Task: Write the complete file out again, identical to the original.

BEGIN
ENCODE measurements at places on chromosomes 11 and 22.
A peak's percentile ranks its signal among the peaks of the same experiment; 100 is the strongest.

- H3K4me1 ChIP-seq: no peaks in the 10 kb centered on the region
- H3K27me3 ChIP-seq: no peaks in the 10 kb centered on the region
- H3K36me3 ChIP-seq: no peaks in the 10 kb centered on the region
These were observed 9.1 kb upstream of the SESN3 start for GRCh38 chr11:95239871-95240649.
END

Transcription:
ENCODE measurements at places on chromosomes 11 and 22.
A peak's percentile ranks its signal among the peaks of the same experiment; 100 is the strongest.

- H3K4me1 ChIP-seq: no peaks in the 10 kb centered on the region
- H3K27me3 ChIP-seq: no peaks in the 10 kb centered on the region
- H3K36me3 ChIP-seq: no peaks in the 10 kb centered on the region
These were observed 9.1 kb upstream of the SESN3 start for GRCh38 chr11:95239871-95240649.